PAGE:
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Problems with Deer

by Karen Jescavage-Bernard

Deer are cute, intuitive, persistant, and adept at surviving in the woods or on our gardens.

It was bound to happen sooner or later, and as gardener-versus-wildlife conflicts go, this one is comparatively new. But we've got to face it: There are more deer in the world than 20 years ago, and there are more people, especially in the suburbs and country. As an ecologist would put it, our respective habitats overlap more frequently than before.

Nevertheless, this overlap is causing traumatizing and sometimes expensive dilemmas for gardeners. In truth, there is no tidy solution. The only sensible option is to rely on a smorgasbord of big-picture and garden-level techniques.

Name That Deer

Name That Deer
The greater frequency of deer encounters on suburban roads indicates their increasing numbers.

Of the 38 deer species worldwide, the whitetail in the East and mule deer in the West are the two that cause the most problems for American gardeners. Surveys estimate the current total deer population at approximately 30 million, compared to about 12 million a decade or so ago. Although the causes of this population explosion are elusive, the threat it poses to gardens and farms is clear.

Deer are a fecund species, and they produce multiple offspring when stressed. Over her average 10-year lifespan, a doe and her daughters can produce up to 100 fawns. In recent years, the incidence of twin and triplet fawns has increased.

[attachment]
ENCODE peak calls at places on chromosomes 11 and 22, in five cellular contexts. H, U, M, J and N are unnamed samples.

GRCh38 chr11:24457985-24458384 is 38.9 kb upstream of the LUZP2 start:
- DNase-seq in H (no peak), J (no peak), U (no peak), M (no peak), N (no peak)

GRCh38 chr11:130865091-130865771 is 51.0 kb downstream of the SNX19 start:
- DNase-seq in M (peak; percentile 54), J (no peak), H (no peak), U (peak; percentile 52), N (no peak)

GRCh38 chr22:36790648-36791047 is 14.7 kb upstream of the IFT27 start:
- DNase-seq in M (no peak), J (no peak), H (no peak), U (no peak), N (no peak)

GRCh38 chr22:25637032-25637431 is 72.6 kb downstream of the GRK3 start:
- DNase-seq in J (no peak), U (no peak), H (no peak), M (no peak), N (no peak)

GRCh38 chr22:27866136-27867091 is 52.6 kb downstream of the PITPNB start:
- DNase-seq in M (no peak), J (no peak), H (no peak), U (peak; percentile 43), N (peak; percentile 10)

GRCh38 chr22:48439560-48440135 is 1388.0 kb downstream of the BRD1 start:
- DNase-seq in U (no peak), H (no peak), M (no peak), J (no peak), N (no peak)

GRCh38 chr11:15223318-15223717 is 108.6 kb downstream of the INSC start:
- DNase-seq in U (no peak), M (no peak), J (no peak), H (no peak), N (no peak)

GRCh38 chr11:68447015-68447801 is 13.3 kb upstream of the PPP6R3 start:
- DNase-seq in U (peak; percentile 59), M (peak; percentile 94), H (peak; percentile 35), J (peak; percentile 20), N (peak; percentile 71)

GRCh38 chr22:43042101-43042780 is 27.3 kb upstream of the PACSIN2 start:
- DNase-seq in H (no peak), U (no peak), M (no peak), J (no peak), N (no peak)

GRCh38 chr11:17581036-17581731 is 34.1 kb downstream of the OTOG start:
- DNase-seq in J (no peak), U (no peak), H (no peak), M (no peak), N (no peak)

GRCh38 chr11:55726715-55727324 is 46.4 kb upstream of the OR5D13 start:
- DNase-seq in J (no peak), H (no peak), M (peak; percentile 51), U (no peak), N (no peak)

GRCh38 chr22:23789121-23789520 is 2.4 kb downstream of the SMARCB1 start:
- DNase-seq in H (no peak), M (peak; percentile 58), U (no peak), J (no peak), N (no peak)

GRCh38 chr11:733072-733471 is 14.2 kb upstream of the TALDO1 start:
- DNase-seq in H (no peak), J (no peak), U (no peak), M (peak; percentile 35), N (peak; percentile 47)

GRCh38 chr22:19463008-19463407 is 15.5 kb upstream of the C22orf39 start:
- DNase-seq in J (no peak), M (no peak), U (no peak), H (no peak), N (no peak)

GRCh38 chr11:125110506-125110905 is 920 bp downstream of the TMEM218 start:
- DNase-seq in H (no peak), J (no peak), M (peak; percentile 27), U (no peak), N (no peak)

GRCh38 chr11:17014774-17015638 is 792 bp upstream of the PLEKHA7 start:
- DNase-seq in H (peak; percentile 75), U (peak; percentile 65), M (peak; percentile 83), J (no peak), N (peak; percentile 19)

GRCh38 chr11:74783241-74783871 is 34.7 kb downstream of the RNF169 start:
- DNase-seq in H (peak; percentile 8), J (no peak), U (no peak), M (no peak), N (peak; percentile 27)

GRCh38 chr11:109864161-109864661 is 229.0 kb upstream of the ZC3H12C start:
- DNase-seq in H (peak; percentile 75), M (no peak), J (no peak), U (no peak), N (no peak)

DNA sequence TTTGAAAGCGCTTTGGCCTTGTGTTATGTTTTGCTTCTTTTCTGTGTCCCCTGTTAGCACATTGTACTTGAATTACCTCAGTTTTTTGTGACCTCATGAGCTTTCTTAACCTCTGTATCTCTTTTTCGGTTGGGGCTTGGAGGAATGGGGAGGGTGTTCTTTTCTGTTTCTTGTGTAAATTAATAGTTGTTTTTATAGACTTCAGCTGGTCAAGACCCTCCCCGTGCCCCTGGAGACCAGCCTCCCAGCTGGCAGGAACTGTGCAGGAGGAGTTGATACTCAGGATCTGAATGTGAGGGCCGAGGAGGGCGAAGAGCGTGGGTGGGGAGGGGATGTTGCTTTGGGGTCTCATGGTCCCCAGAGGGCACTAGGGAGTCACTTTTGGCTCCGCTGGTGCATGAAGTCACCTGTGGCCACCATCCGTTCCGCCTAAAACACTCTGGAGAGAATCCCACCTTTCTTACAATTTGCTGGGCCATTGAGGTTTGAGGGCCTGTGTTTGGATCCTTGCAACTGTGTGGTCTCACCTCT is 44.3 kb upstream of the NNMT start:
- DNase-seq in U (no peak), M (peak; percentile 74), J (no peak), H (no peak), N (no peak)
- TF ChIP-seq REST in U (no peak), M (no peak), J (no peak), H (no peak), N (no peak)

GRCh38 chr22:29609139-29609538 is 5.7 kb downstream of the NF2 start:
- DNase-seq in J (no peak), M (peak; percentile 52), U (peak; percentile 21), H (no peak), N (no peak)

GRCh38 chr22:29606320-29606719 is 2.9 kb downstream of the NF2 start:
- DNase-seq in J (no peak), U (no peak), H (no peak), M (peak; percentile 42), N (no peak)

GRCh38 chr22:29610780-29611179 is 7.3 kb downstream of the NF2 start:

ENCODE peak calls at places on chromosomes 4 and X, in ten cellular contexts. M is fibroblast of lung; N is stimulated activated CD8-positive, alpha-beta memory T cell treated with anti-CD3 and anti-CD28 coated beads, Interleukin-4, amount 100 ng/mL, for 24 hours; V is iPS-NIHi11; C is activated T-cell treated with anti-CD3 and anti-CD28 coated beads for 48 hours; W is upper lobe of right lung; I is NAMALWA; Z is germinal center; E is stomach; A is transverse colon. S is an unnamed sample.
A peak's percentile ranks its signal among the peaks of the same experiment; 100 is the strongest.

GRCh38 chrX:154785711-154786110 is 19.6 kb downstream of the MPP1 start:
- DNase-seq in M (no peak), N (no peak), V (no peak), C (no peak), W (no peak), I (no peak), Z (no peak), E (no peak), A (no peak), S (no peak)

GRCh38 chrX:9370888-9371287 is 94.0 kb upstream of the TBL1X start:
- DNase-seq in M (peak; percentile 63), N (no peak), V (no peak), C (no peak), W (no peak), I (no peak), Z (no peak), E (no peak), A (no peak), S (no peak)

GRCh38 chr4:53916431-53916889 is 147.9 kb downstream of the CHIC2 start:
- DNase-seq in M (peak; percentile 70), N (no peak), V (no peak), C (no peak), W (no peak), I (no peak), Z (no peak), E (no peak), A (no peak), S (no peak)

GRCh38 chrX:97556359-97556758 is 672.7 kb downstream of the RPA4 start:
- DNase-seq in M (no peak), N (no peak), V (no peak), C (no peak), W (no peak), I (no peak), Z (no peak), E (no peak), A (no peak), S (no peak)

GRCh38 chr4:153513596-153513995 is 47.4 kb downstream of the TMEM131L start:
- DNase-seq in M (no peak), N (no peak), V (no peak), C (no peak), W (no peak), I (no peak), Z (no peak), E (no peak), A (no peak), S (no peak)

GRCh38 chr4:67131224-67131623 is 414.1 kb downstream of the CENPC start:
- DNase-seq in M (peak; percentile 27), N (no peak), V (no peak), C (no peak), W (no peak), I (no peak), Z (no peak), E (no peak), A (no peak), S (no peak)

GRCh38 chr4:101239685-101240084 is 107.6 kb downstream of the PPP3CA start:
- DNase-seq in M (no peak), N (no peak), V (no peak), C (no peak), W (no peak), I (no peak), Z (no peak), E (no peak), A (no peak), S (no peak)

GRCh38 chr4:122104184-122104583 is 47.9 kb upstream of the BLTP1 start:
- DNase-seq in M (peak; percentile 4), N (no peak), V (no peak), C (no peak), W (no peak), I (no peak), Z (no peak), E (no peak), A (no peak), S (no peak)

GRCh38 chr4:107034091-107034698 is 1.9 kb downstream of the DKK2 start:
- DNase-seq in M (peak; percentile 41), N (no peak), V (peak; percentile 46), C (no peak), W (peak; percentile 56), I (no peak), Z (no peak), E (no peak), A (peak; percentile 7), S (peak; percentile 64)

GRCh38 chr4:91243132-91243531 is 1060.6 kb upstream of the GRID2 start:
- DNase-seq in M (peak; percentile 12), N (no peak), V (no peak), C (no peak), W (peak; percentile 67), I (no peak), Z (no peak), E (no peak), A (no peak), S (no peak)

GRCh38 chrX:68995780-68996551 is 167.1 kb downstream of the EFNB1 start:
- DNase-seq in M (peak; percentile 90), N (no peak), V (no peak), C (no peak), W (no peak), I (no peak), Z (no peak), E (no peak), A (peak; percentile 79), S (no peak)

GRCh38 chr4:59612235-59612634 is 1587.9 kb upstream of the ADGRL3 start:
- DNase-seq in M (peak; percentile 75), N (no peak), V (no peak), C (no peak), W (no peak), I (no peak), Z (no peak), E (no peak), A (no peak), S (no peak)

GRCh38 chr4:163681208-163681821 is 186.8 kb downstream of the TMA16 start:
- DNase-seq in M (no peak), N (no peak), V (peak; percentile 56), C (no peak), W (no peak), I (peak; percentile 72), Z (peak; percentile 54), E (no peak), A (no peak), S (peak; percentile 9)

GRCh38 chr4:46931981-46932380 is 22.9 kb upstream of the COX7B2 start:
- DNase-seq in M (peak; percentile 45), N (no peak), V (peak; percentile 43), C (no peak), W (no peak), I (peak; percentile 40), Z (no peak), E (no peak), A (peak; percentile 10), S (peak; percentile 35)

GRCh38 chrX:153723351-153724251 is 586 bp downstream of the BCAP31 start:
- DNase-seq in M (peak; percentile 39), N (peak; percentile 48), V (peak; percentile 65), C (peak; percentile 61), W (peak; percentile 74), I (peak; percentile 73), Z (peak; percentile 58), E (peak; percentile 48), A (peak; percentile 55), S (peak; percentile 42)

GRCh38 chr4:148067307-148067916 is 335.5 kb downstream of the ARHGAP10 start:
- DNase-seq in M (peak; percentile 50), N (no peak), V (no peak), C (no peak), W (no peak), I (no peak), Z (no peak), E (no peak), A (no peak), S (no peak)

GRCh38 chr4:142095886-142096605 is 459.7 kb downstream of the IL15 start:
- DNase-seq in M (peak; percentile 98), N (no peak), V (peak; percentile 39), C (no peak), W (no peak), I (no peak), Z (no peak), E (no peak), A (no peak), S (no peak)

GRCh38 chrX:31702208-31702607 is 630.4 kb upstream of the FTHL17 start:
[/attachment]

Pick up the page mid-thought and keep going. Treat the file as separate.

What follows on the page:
Concurrently, residential and commercial development has encroached further into deer habitats, which also discourages herd-trimming activities of hunters and coyotes. Development also adds to garden and landscape plantings that provide more nutritious food sources than were available to deer in the past.

While science works on an effective contraceptive, gardeners struggle with a growing problem. Over the long term, effective planning could minimize future problems. On the community level, replacing widely spaced suburban lots with clustered homes and large undeveloped-land areas would preserve blocks of natural habitat large enough for hunters and animal predators like coyotes to reduce deer populations. Also, managers of public parks, highways, wooded watershed lands, private preserves, and corporate parks could reduce deer damage in residential areas by replacing ornamental plantings in nonresidential areas with species that provide habitat for wildlife.

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